As it turns out, Chart is actually an old army buddy of Rome, and yet even he can't see that it's his friend's face behind that high-tech red mask.
The breathless pace of the action – spurred on by a fast-paced recurring orchestral theme – only lets up for tender moments between Ananda and his leading lady, the folk singer and actress Yarinda Bunnag, who previously appeared in the GTH romantic drama Best of Times. She's the socialite ex-fiancee of the Thai prime minister – played with quiet menace by Pornwut Sarasin, the Thai Coca-Cola executive who previously acted in Pen-ek Ratanaruang's Ploy.
Politics has changed the former grass-roots activist, and he's now in bed with the powerful interests that want to build a nuclear power plant in Thailand. And she's taken over his role as the leader of the anti-nuclear grass-roots NGO.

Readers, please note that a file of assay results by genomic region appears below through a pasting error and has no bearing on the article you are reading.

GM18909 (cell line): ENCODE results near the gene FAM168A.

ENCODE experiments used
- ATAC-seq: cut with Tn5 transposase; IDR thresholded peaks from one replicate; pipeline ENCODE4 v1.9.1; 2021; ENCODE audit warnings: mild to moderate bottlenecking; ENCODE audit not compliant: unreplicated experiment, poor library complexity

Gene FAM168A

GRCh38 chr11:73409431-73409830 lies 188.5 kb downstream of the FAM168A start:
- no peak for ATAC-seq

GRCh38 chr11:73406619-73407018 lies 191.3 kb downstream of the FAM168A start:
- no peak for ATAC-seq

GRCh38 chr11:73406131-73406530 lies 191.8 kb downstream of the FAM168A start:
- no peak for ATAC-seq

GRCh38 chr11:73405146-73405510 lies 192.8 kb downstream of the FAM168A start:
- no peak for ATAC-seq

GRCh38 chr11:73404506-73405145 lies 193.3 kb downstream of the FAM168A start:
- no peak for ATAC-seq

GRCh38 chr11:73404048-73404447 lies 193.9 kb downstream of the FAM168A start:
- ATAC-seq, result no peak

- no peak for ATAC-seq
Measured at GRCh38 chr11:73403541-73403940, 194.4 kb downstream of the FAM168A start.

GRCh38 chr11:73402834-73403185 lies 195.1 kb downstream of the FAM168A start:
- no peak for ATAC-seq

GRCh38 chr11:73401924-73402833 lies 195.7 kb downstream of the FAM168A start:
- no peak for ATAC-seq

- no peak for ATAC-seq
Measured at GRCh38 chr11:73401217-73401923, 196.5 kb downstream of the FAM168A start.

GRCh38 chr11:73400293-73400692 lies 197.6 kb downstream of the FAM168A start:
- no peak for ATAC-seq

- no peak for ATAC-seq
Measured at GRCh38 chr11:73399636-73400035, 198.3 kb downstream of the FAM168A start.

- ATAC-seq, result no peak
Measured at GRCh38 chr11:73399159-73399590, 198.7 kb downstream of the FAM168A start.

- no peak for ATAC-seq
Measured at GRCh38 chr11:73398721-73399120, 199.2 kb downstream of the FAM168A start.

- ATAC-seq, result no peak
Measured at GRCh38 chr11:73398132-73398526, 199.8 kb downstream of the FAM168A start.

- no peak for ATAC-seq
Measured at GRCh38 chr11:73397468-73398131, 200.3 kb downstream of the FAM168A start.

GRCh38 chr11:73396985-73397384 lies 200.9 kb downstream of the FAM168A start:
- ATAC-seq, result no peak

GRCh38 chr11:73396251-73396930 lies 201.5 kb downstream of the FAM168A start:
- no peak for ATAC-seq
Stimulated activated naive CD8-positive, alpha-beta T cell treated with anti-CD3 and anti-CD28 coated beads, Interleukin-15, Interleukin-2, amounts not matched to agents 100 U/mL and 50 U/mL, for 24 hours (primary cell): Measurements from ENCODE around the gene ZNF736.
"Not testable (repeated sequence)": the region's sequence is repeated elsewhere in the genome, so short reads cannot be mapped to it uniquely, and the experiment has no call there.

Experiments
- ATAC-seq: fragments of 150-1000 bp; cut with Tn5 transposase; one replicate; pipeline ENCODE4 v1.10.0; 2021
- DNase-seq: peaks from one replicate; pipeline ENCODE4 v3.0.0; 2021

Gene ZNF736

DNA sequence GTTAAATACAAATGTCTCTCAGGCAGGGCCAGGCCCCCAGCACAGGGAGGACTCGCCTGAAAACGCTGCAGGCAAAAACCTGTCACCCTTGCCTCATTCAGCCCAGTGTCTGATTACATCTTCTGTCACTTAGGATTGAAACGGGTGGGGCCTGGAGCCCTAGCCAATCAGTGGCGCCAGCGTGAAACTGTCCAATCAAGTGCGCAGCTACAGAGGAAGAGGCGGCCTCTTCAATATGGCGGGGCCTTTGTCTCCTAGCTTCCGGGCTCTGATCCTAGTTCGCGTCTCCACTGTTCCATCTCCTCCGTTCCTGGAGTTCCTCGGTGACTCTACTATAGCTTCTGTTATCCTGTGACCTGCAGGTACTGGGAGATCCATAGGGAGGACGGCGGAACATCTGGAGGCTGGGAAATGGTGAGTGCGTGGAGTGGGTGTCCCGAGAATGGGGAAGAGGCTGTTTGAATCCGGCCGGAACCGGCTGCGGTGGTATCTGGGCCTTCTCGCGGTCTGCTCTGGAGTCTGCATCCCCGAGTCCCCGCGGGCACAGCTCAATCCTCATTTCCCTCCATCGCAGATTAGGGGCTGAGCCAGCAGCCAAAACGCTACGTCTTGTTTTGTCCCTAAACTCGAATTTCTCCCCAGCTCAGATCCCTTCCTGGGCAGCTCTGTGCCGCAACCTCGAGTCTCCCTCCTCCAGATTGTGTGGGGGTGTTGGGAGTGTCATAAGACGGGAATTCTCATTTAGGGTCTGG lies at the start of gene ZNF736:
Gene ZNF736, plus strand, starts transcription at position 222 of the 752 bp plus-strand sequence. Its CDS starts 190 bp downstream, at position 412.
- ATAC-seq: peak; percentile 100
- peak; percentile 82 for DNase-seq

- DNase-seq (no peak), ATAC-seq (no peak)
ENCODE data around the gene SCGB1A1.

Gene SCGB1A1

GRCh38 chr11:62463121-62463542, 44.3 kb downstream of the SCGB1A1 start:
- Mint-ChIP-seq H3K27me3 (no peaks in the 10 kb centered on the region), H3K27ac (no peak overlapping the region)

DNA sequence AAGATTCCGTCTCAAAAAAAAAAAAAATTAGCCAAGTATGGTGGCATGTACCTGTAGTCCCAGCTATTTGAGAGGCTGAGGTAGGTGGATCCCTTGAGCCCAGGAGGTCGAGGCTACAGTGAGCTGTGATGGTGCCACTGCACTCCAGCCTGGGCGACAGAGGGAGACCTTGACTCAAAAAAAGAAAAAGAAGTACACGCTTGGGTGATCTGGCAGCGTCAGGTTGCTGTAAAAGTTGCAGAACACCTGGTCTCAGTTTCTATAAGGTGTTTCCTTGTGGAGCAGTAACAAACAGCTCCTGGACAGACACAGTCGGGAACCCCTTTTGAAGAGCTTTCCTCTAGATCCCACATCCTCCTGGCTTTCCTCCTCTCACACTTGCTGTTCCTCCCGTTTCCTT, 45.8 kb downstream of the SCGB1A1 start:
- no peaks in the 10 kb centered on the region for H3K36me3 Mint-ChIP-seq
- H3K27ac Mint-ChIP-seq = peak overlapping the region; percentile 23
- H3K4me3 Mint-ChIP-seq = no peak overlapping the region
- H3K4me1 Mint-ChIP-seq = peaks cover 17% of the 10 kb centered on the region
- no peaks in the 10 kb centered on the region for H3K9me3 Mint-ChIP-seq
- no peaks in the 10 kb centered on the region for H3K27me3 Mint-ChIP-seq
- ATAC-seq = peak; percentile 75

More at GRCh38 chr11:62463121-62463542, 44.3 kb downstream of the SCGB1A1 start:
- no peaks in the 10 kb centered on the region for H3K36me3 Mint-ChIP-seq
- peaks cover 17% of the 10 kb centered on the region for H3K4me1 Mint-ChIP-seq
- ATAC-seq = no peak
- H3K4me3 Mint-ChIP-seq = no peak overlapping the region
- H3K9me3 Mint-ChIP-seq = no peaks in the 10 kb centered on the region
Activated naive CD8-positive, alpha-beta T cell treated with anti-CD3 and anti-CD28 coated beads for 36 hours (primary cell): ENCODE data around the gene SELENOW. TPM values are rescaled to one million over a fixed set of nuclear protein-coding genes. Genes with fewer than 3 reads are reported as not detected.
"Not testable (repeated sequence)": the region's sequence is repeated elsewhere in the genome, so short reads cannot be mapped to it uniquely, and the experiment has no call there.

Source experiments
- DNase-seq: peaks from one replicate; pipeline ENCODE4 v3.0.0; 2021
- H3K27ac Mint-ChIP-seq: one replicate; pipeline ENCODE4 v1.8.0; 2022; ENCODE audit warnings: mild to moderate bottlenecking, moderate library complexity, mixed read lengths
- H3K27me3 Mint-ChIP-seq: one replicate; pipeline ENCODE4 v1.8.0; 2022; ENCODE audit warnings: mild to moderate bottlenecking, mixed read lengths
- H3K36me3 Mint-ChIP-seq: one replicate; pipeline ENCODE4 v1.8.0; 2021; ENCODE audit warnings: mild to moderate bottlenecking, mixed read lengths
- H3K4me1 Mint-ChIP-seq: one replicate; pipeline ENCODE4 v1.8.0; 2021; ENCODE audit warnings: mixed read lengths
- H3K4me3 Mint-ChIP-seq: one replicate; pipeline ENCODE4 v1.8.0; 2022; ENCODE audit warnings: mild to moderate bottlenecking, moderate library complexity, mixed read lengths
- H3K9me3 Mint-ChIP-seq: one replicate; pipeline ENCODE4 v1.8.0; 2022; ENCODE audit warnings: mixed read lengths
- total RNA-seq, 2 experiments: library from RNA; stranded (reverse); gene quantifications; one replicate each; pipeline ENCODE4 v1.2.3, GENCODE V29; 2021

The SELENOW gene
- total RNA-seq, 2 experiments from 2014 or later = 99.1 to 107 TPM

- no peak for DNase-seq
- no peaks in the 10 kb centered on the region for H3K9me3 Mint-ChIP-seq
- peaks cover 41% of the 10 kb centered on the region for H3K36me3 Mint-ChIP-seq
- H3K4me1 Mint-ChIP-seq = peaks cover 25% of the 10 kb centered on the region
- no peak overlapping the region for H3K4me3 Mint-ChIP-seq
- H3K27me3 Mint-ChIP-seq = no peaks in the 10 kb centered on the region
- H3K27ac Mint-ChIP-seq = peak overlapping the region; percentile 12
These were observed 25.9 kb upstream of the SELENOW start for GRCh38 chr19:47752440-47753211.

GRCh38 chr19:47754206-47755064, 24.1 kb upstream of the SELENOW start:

So the Red Eagle becomes her protector.
There's been much talk about the political message of The Red Eagle, but I don't see anything that's specific to the current Thai situation. Maybe it's just because I'm not Thai. Sure, there's relevance, but the message about big business and politics colluding and being corrupted by power is universal. The Red Eagle could take place anywhere. He could be a hero to anyone.
And I hope he will be, even if the teased part 2 of The Red Eagle never does actually happen.
- Wilhelm screaming for Red Eagle
- Red Eagle is Wisit's farewell to the film industry
- More Red Eagle posters and a music video
- A new Red Eagle poster and behind-the-scenes clip
- Ananda Everingham in action at Red Eagle
- A quick and dirty teaser for Red Eagle
- Teaser poster and Thai release date for Red Eagle
- New teaser art for Red Eagle
- Red Eagle is officially a go
- Red Eagle goes nuclear
- Synopsis for Red Eagle
- Ananda dons the mask but Red Eagle is delayed
- Red Eagle beefs up, possibly into two parts
- Here comes Red Eagle